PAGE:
In the case of a book this ‘fee’ is to cover loss of earnings from Royalties, Rights and Recognition for the rest of my life and 70 years thereafter (the duration of copyright in Australia).

If a contract or transfer of copyright ownership did not exist, and perhaps I hadn’t been paid as agreed for the services I provided, then I, as the creative, could legally claim back my earnings through Royalties and a say in the Rights etc – because the law states ownership of the words belongs to the original creator – and if there is no contract in place to say otherwise ..

Now you may think, “but it was my idea – no fair” but the reality is copyright does not cover ‘ideas’. One singular idea can be taken and made completely unique through the lens of each creative.

Photographers, Artists, Designers & Musicians

This is the same when you commission a photographer, designer or musician to come up with a design, image or music for your project.

When you pay for this work to be done (engaging creative services) – you are paying for the equipment, the time it physically takes the creative, the skills, the education, the talent – the ‘use’ of the image – someone else’s work (possibly indefinitely) but you are not paying for the right to claim that work as your own.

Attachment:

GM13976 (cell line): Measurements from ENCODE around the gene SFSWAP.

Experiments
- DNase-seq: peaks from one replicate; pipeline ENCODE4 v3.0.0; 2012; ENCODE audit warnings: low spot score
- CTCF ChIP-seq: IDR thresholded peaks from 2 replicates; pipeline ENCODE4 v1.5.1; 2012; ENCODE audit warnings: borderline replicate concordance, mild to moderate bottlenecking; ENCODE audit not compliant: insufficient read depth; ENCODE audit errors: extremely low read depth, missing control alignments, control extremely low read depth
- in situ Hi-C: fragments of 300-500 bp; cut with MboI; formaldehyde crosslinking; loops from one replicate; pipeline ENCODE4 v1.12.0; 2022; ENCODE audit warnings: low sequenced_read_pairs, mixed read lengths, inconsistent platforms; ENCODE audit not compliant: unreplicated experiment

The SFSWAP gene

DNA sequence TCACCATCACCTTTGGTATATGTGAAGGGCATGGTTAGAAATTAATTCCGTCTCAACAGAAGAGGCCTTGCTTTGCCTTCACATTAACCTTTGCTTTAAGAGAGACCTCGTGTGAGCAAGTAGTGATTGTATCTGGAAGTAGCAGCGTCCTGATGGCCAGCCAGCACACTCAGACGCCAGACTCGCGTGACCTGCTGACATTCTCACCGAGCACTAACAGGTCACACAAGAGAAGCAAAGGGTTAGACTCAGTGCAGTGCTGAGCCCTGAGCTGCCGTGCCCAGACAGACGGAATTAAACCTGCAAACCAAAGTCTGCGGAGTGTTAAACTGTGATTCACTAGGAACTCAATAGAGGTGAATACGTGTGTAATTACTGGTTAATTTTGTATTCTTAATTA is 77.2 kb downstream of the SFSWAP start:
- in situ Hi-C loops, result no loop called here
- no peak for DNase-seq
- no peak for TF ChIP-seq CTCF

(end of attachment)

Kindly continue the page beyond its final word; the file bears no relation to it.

Traditional Publishers want to see the paperwork

If you then go on to work with a traditional publisher (even ‘self’ and ‘assisted’ publishers such as Balboa), their legal team will ask you to provide written consent or approval from the originator of the works (ghost writer, designer or photographer) that permission is granted for the ‘commissioner’ to use their works under your name.

So you may have paid a photographer to take the shot that will adorn your book, or you may have paid an artist to design the artwork on your cards, or you may have paid the ghost writer to write your book – but if the publisher does not see the evidence that those creatives are either being credited via attribution and recognised in their own right – or the publisher does not see the written Agreement that either approves use or transfers ownership – then everything comes to a crashing halt!